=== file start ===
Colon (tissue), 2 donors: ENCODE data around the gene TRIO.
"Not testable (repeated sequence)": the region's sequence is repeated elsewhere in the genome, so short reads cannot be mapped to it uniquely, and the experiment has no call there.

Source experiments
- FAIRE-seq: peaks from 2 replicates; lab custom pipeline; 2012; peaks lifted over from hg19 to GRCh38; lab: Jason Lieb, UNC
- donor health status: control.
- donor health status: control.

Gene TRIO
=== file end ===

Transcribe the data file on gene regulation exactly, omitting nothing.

Colon (tissue), 2 donors: ENCODE data around the gene TRIO.
"Not testable (repeated sequence)": the region's sequence is repeated elsewhere in the genome, so short reads cannot be mapped to it uniquely, and the experiment has no call there.

Source experiments
- FAIRE-seq: peaks from 2 replicates; lab custom pipeline; 2012; peaks lifted over from hg19 to GRCh38; lab: Jason Lieb, UNC
- donor health status: control.
- donor health status: control.

Gene TRIO